MXene Precursor Offers Pathway to Better Performing Battery Materials

MXenes are an incredibly versatile family of two-dimensional materials discovered at Drexel University in 2011 whose many exceptional properties have far-ranging potential applications from paint-on antennas to portable kidney dialysis.

Recently, researchers in associate professor Ekaterina Pomerantseva’s Materials Electrochemistry Group have demonstrated that it is possible to transfer MXenes extraordinary tunability and properties to other materials, specifically oxides for energy storage. As they report in ACS Applied Nano Materials, when MXenes are used as precursors containing vanadium and niobium atoms mixed at the atomic scale, the MXenes translate their chemical composition and morphology to the product materials which results in greater electrochemical stability and battery performance.

SEM image of solid-solution MXene derived oxide nanocomposite with peanut brittle comparison
SEM image of solid-solution (V, Nb)2CTx-MXene derived oxide nanocomposite showing spherical nanoparticles of niobium oxide embedded in vanadium oxide crumpled nanosheets. The morphology of the produced nanocomposite resembles peanut brittle, shown in the inset.

Both vanadium and niobium oxides show great potential as electrodes for electrochemical energy storage. Using solid-solution MXenes, Pomerantseva’s group has developed a method for mixing their elements at the atomic scale in solution through a reaction with hydrogen peroxide followed by oxide phase crystallization. This creates a nanocomposite material in which tiny niobium oxide nanospheres are embedded into vanadium oxide nanosheets with tight contact between nanosheets and nanospheres. Pomerantseva explains a way to visualize this is similar to how peanut brittle is made – when it dries, the niobium spheres are tightly embedded into the vanadium sheets, like the peanuts in hardened caramel. “If you physically mix vanadium and niobium oxides the vanadium and niobium atoms will be much farther apart,” she notes. “And the ability to create tight contact between particles creates much more stability and better, longer lasting battery performance.”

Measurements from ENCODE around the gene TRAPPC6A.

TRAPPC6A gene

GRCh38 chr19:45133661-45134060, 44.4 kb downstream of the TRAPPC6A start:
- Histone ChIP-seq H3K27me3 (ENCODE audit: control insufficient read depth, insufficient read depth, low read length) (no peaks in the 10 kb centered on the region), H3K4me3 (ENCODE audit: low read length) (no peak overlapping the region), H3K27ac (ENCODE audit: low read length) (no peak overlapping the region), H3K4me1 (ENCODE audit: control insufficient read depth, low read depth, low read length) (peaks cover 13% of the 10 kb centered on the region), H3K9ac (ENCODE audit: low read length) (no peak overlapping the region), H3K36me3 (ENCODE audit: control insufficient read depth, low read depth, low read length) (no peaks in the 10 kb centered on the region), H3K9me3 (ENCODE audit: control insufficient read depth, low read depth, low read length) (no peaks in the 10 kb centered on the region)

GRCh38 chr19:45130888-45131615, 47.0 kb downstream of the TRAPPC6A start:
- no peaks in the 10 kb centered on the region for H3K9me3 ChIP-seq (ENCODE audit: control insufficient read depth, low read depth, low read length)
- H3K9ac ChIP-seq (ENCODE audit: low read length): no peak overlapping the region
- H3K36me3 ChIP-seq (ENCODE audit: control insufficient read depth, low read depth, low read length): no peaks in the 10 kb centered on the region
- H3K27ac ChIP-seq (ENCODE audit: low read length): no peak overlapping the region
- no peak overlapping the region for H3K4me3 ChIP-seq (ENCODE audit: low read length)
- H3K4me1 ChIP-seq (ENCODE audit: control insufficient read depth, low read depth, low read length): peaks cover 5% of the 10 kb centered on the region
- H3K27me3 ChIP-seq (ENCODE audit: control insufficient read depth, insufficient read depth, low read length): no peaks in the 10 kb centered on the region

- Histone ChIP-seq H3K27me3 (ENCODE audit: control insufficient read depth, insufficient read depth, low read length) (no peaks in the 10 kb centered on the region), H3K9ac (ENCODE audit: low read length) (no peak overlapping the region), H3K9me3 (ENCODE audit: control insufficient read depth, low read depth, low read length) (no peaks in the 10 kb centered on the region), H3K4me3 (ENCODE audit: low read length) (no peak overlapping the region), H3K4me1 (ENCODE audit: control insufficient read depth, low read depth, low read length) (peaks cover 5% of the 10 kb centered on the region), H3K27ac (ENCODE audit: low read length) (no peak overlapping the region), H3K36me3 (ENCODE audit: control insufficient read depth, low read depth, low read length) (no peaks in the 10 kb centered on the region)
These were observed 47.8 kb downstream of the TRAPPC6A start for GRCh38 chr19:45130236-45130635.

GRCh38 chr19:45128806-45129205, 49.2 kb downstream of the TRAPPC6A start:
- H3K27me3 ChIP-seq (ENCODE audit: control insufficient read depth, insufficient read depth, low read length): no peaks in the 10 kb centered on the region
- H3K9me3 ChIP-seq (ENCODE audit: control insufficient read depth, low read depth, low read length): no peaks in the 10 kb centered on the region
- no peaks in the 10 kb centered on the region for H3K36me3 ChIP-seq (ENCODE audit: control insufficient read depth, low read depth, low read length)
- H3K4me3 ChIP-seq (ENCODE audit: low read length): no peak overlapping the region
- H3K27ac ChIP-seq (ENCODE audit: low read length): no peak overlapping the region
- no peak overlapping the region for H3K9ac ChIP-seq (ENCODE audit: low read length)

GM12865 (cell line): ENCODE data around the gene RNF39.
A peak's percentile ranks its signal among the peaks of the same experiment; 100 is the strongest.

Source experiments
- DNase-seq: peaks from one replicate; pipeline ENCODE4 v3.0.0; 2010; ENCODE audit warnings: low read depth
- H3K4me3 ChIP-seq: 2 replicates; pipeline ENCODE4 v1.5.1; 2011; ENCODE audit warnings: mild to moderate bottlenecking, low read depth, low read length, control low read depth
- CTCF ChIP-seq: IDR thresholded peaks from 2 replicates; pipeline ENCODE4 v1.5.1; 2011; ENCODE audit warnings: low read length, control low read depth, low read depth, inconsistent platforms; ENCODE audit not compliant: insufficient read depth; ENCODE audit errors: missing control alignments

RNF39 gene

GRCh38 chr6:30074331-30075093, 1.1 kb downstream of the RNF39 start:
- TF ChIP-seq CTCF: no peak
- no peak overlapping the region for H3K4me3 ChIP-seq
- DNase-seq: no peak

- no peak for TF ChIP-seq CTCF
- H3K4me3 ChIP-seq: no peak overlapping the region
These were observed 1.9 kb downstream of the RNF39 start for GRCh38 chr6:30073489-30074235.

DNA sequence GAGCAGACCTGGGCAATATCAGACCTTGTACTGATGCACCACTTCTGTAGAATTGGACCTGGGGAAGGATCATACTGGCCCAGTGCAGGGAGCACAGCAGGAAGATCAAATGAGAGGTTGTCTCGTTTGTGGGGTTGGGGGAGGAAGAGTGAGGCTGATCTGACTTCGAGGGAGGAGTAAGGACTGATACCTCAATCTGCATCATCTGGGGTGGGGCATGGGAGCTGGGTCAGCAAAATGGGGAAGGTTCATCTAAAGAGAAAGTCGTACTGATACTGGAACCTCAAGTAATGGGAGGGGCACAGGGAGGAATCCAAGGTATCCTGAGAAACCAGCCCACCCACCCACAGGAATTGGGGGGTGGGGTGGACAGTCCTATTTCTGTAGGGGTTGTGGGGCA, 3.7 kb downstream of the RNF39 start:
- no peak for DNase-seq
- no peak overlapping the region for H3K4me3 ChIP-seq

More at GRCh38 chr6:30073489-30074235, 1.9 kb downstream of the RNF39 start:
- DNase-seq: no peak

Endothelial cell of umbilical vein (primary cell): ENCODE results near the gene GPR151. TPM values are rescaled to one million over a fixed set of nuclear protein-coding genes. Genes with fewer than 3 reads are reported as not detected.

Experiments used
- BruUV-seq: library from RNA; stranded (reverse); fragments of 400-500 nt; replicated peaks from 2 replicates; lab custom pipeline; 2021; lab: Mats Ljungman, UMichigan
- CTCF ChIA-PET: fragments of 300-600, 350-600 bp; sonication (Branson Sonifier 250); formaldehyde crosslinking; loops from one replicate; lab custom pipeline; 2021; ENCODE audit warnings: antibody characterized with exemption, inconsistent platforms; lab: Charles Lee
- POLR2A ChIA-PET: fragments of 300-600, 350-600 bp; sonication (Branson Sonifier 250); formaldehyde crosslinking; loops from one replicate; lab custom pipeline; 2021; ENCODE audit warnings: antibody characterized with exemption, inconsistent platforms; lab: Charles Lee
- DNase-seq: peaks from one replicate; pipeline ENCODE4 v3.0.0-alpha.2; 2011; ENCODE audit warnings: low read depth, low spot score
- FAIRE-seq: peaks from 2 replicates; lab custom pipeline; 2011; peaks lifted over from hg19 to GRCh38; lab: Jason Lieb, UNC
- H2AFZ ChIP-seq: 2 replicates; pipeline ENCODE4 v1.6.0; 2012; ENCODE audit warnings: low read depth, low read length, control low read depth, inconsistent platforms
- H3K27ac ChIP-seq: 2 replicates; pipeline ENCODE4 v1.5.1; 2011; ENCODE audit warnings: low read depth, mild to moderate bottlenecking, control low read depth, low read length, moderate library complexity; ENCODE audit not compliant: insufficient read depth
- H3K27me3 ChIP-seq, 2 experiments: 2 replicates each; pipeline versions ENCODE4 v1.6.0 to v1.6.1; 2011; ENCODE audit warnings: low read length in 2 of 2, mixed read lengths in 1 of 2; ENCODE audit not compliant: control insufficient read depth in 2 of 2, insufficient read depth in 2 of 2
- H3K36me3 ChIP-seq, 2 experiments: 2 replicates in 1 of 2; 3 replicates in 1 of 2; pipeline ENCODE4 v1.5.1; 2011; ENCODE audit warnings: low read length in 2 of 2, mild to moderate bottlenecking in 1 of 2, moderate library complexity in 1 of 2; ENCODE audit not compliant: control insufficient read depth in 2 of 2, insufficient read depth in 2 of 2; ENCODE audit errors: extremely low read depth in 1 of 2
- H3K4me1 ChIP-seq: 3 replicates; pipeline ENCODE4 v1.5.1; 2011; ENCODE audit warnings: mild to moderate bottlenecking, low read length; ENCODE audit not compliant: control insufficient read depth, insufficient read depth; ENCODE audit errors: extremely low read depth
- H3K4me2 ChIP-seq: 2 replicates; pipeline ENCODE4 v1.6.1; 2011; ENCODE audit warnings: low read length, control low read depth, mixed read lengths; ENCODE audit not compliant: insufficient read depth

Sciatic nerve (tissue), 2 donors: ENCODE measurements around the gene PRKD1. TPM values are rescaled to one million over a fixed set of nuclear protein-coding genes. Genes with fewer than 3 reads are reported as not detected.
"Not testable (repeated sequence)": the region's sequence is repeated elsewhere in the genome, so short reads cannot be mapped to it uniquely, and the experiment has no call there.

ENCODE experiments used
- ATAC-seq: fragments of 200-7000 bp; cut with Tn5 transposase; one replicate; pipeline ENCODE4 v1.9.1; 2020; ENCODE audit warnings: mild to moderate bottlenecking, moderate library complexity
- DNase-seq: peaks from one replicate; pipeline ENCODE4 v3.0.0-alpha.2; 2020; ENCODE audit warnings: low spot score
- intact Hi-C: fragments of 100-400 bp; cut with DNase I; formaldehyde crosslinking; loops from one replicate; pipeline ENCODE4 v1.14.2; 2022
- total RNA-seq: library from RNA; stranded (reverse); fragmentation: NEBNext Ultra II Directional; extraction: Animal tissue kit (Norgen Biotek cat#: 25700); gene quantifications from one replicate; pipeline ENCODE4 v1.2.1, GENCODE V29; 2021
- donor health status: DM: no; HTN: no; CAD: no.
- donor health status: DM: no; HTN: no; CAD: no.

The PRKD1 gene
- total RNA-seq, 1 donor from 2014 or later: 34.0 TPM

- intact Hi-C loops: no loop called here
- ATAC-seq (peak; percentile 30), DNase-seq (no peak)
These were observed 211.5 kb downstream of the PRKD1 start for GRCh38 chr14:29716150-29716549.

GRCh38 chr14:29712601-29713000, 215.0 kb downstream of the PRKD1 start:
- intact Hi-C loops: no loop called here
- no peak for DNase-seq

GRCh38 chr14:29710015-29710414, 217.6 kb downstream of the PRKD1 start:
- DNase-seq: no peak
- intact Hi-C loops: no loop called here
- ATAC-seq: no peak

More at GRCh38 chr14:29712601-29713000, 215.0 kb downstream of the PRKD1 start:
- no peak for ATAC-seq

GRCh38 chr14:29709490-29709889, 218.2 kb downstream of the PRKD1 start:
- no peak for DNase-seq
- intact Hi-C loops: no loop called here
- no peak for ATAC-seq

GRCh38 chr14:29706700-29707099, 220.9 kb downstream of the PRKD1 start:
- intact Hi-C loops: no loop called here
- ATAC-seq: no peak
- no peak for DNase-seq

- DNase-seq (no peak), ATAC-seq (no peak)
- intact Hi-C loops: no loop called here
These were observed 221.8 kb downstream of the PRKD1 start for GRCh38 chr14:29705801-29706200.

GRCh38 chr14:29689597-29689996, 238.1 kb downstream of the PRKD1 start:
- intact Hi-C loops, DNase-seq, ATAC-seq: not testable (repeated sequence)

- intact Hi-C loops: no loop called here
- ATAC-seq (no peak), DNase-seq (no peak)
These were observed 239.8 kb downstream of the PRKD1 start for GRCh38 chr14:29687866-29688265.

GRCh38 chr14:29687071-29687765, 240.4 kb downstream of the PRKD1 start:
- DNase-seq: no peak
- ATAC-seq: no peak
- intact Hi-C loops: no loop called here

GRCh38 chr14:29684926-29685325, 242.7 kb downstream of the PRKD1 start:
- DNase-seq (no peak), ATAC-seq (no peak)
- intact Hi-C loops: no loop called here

In addition to the promising outlook for improved battery performance, this research opens the door to a new path for atomic scale synthesis through MXenes that has tremendous investigative potential. 

This research was conducted in collaboration with Distinguished University and Bach Professor Yury Gogotsi’s Drexel Nanomaterials Institute and was led by MESC+ MS student Marcelo Andrade, who was co-supervised by Professors Pomerantseva and Gogotsi. Timofey Averianov from Pomerantseva’s group and Chris Shuck and Kateryna Shevchuk from Gogotsi’s group contributed to the reported findings.

You can read the full paper here

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